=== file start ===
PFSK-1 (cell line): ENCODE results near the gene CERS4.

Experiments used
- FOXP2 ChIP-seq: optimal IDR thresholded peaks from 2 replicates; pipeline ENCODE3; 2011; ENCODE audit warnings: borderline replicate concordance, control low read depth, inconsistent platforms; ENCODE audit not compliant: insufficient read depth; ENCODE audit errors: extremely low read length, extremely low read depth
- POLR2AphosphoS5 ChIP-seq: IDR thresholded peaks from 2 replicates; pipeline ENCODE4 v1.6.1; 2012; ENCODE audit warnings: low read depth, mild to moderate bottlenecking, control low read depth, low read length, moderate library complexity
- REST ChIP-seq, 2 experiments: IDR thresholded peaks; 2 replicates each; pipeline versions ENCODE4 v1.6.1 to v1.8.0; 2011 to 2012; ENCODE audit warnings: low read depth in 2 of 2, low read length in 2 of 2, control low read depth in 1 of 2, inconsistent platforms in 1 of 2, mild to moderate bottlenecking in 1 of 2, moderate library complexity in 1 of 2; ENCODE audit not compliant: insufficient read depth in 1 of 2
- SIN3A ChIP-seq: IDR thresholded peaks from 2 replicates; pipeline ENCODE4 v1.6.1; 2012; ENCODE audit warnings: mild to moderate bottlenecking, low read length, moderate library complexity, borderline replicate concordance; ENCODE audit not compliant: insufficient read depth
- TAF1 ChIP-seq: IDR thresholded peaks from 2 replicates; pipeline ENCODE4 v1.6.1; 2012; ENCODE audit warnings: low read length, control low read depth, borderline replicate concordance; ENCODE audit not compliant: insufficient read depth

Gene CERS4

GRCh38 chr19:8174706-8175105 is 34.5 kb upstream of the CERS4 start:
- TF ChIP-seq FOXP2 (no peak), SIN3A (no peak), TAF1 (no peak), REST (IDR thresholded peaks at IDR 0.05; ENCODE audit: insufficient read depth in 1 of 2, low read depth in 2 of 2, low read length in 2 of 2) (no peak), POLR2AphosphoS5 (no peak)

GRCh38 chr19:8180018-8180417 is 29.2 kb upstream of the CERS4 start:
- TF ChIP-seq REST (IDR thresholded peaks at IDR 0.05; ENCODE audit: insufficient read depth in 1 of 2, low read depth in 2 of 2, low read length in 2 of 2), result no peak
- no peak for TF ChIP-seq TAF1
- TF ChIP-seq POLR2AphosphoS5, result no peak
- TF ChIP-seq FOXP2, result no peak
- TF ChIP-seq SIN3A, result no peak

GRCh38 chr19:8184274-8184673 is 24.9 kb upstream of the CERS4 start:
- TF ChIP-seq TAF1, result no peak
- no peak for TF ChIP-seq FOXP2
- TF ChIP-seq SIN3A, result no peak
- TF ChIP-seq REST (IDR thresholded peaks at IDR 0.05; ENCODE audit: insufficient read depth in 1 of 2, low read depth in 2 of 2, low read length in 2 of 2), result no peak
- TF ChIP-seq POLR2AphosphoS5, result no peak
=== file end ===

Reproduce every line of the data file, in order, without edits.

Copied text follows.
PFSK-1 (cell line): ENCODE results near the gene CERS4.

Experiments used
- FOXP2 ChIP-seq: optimal IDR thresholded peaks from 2 replicates; pipeline ENCODE3; 2011; ENCODE audit warnings: borderline replicate concordance, control low read depth, inconsistent platforms; ENCODE audit not compliant: insufficient read depth; ENCODE audit errors: extremely low read length, extremely low read depth
- POLR2AphosphoS5 ChIP-seq: IDR thresholded peaks from 2 replicates; pipeline ENCODE4 v1.6.1; 2012; ENCODE audit warnings: low read depth, mild to moderate bottlenecking, control low read depth, low read length, moderate library complexity
- REST ChIP-seq, 2 experiments: IDR thresholded peaks; 2 replicates each; pipeline versions ENCODE4 v1.6.1 to v1.8.0; 2011 to 2012; ENCODE audit warnings: low read depth in 2 of 2, low read length in 2 of 2, control low read depth in 1 of 2, inconsistent platforms in 1 of 2, mild to moderate bottlenecking in 1 of 2, moderate library complexity in 1 of 2; ENCODE audit not compliant: insufficient read depth in 1 of 2
- SIN3A ChIP-seq: IDR thresholded peaks from 2 replicates; pipeline ENCODE4 v1.6.1; 2012; ENCODE audit warnings: mild to moderate bottlenecking, low read length, moderate library complexity, borderline replicate concordance; ENCODE audit not compliant: insufficient read depth
- TAF1 ChIP-seq: IDR thresholded peaks from 2 replicates; pipeline ENCODE4 v1.6.1; 2012; ENCODE audit warnings: low read length, control low read depth, borderline replicate concordance; ENCODE audit not compliant: insufficient read depth

Gene CERS4

GRCh38 chr19:8174706-8175105 is 34.5 kb upstream of the CERS4 start:
- TF ChIP-seq FOXP2 (no peak), SIN3A (no peak), TAF1 (no peak), REST (IDR thresholded peaks at IDR 0.05; ENCODE audit: insufficient read depth in 1 of 2, low read depth in 2 of 2, low read length in 2 of 2) (no peak), POLR2AphosphoS5 (no peak)

GRCh38 chr19:8180018-8180417 is 29.2 kb upstream of the CERS4 start:
- TF ChIP-seq REST (IDR thresholded peaks at IDR 0.05; ENCODE audit: insufficient read depth in 1 of 2, low read depth in 2 of 2, low read length in 2 of 2), result no peak
- no peak for TF ChIP-seq TAF1
- TF ChIP-seq POLR2AphosphoS5, result no peak
- TF ChIP-seq FOXP2, result no peak
- TF ChIP-seq SIN3A, result no peak

GRCh38 chr19:8184274-8184673 is 24.9 kb upstream of the CERS4 start:
- TF ChIP-seq TAF1, result no peak
- no peak for TF ChIP-seq FOXP2
- TF ChIP-seq SIN3A, result no peak
- TF ChIP-seq REST (IDR thresholded peaks at IDR 0.05; ENCODE audit: insufficient read depth in 1 of 2, low read depth in 2 of 2, low read length in 2 of 2), result no peak
- TF ChIP-seq POLR2AphosphoS5, result no peak